Understanding the need for exams


An official exam is a fantastic way to demonstrate your English. Why? Firstly, it’s something incredible you can add to your CV. Secondly, it’s evidence that you’ve worked hard and achieved a goal. Furthermore, it gives you the motivation to improve. Life is a journey and we’re always learning. So, give yourself an English goal to work towards!

However, where do we start when choosing the right English exam? On top of this, how should we prepare? On the flipside, what should we avoid doing? It’s true that there’s a lot of information out there. But, don’t worry, we’ve put together a beginner’s guide to choosing English exams. So, let’s get stuck in!


Which exam should I choose?


A good place to start is knowing which exam you want to prepare for. There are several examining boards and exams which cater for English language students. We recommend discussing your needs with your teacher.

Cambridge offer exams from levels A1–C2 in a variety of formats, some geared towards school-aged learners, some for learners who need English for career and higher education purposes and some which are designed for professionals. One of the many advantages of the Cambridge exams is their popularity. Because they are so widely accepted, there are a lot of materials available and finding a class specific to your level is usually very easy.

IELTS (The International English Language Testing System) is generally for people who are planning to work, study or migrate to a country where English is the native language. The exam tests your reading, writing, listening and speaking abilities, and is graded on a scale of 1–9. IELTS is incredibly popular for students planning to migrate to Australia, Canada, New Zealand and the UK. Check out a more detailed overview on The Complete Guide to English-Language Certificates.


Setting goals


Every successful project needs a good plan. Similarly, you should have a clear plan when working towards an English exam. This plan will have a realistic goal – in this case, passing the exam! The plan should also take into consideration how much time you can dedicate to your studies. Balancing ambition with realism is key, especially if you have other commitments. More dedicated study time often leads to faster exam success.

Ask your teacher for a practice exam to take home. Yes, this may seem like a huge challenge, especially if you haven’t started classes yet. However, it will give you and your teacher a good indication as to how close you are to passing.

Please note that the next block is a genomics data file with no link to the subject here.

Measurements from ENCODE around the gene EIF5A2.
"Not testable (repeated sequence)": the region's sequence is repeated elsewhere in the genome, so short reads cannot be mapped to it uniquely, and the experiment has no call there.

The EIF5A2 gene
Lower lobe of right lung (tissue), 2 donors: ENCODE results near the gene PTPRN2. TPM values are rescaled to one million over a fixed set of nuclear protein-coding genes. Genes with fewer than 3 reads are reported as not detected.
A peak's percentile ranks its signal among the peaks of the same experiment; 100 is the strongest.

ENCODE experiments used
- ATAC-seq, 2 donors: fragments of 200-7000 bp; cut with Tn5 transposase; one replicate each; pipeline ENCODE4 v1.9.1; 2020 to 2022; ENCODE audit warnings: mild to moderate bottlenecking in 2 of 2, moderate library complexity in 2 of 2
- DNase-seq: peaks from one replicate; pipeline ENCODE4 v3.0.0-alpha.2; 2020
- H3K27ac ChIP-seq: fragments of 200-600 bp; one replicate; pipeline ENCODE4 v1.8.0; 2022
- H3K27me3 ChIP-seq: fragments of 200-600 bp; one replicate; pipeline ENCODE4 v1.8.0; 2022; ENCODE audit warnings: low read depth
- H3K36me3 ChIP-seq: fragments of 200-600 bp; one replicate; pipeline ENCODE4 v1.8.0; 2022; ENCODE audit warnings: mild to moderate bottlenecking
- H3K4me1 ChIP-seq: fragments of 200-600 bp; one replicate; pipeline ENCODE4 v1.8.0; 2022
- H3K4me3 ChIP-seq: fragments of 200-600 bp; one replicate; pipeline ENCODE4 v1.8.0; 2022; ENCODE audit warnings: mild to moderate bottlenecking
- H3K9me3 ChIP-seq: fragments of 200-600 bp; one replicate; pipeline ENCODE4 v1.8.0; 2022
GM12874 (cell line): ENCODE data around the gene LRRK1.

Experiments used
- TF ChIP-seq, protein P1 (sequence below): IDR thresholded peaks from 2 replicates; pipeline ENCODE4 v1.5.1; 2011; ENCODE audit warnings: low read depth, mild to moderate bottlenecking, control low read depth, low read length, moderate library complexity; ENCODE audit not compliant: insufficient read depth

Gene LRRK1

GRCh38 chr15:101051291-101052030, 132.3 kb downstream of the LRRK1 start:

Creating a structured plan


Once you have chosen which exam you want to take, learn the structure. Ask your teacher to explain the different parts of the exam. This way, you’ll feel more prepared when looking at exam techniques in class.

Maintaining a personal exam log is very useful for you to record your overall exam scores and individual section scores. This will help you to monitor your progress and identify areas for improvement. On top of this, regular communication with your teacher is crucial, as they know all about exam success. As well, choosing a study buddy among your classmates can give you more practice outside the classroom. A supportive learning environment is the best learning environment!


Improving reading skills


Dedicating time to reading is extremely important if you want to improve. If you’re preparing for an exam, it’s vital. Daily reading is like a power-up for language comprehension. However, it’s more than just understanding a story. Reading helps you to grasp the meaning of new words through the context. This skill is a real game-changer when it comes to taking an exam, when you won’t have your expert teacher there to explain vocabulary to you!

Choosing what you read is important too. Ask your teacher for guidance on this, as he/she can suggest something suitable. How about those reading tasks in the textbook? Read them again at home. What grammar points and linkers can you see? Note them down and use them in your next piece of writing.


Improving writing skills